Source: Beth Reinhard in Wall Street Journal, “Third Way” , Jun 14, 2014

Reduce sentencing disparity for crack, but not retroactively
Q: The US Sentencing Commission recently limited the disparity in sentencing guidelines for those convicted of crimes involving crack cocaine versus crimes involving powder cocaine. Should that change be retroactive?

A: I believe we’ve got to decrease the disparity that exists. It is really unconscionable that someone who uses five grams of crack cocaine, compared to 500 grams of powder cocaine would face such disparate sentencing. And it’s further compounded because the possession of crack cocaine really is unique in the way that it leads directly to prison for so many people. So I am going to tackle the disparity. I think it definitely needs to be prospective on principle. I have problems with retroactivity. I think that it’s something that a lot of communities will be concerned about as well, so let’s tackle this disparity, let’s take it on. The sentencing commission hasn’t come forward yet with its specific recommendation but I’m looking forward to seeing it.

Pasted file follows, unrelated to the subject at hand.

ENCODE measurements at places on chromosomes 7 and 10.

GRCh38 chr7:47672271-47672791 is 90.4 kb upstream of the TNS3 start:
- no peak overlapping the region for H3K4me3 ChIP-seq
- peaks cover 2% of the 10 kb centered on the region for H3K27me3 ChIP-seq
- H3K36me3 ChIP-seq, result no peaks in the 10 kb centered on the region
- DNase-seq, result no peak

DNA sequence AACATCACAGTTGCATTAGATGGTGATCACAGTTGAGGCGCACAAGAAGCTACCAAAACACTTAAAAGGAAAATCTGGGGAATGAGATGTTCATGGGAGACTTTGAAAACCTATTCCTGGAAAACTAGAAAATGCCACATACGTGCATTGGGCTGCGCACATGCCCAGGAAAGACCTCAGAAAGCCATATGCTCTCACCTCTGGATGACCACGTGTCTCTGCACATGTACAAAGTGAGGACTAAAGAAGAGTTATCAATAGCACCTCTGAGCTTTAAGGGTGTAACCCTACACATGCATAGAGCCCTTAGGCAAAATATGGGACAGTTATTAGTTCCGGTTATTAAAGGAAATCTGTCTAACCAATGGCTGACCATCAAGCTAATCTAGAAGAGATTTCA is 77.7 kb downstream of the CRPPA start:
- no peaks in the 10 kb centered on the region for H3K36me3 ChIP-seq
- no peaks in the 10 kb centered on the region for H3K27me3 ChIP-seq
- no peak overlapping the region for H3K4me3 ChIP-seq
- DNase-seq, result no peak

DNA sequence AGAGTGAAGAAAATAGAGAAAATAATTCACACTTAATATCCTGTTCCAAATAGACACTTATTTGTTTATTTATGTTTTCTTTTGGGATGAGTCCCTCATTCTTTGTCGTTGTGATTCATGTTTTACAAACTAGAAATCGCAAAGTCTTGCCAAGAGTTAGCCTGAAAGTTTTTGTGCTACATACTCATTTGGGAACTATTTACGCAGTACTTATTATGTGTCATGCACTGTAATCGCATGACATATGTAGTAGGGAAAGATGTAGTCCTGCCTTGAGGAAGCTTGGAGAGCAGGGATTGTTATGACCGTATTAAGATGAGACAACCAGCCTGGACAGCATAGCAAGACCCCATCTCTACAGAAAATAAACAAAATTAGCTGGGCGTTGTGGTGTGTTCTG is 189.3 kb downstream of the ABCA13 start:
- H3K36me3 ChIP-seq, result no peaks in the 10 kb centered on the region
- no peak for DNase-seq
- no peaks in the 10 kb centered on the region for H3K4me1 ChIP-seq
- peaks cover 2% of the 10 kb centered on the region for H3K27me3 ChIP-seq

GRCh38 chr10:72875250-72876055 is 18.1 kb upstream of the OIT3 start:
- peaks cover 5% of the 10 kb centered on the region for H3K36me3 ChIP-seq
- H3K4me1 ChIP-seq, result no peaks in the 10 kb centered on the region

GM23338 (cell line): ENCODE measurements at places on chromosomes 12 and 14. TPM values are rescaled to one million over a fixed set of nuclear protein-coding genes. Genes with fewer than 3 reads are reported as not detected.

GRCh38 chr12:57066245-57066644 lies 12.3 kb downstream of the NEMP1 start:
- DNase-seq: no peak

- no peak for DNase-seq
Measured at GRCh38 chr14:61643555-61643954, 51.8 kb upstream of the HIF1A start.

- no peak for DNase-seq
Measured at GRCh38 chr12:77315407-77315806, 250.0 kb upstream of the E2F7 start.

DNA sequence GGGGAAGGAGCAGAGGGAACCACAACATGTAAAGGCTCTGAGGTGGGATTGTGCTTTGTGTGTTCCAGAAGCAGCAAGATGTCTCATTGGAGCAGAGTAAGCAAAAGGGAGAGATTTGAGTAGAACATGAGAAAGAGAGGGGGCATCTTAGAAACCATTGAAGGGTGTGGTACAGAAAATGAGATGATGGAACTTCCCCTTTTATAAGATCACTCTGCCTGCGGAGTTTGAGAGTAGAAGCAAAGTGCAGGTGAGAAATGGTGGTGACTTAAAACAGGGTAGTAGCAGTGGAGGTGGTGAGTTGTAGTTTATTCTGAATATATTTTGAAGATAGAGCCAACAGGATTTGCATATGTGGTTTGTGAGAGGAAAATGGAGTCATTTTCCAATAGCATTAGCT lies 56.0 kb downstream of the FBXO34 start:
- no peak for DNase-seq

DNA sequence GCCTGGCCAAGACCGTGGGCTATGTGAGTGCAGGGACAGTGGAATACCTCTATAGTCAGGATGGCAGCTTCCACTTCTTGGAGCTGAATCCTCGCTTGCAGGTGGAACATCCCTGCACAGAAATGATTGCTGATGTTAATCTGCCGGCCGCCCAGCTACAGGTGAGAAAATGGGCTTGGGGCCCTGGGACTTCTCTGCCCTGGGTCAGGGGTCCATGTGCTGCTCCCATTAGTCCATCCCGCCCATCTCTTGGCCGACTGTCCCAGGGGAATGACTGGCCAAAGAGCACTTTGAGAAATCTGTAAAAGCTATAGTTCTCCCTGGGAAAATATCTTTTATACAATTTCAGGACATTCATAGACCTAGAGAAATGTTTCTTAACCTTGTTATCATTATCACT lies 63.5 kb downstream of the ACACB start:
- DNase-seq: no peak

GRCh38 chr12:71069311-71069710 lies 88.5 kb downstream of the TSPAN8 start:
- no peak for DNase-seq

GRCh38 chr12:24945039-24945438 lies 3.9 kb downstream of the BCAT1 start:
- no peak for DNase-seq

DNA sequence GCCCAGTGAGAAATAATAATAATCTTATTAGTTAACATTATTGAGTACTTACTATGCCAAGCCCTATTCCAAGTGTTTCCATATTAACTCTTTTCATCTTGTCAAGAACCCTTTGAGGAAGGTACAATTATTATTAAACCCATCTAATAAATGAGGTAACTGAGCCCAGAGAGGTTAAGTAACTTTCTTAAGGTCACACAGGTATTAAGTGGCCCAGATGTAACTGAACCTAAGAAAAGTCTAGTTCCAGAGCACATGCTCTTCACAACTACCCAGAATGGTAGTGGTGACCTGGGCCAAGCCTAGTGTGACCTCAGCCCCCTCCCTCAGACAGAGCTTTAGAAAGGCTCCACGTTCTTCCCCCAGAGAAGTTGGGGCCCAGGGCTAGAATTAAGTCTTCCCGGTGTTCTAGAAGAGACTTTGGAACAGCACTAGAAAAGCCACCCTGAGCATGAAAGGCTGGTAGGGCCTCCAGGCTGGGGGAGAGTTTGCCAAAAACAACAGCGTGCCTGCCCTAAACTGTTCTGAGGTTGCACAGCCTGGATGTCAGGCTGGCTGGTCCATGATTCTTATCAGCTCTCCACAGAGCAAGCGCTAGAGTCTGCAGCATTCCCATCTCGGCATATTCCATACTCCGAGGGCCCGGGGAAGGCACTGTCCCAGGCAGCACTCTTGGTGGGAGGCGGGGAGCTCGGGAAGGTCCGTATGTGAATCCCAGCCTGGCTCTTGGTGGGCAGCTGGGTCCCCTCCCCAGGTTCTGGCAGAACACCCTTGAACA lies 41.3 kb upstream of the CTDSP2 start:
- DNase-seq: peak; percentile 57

Source: 2007 Iowa Brown & Black Presidential Forum , Dec 1, 2007

1969: held herself aloof from college drug counterculture
Hillary’s faith, or perhaps her personality or seriousness generally, must have been a contributing factor to her staying on the straight and narrow. She called herself “an ethical Christian,” physically aloof from the counterculture. Her college friends do not recall her smoking dope, dropping acid, drinking to excess, or tearing off her clothes during concerts. She did not imbibe the hedonism and drug culture of the period; she did not drop out. She at one time painted a flower on her arm and wore tie-dye clothes, and as surviving photos attest, looked like a girl of the sixties, but was no Janis Joplin.
Source: God and Hillary Clinton, by Paul Kengor, p. 34 , Jul 18, 2007

Divert non-violent drug offenders away from prison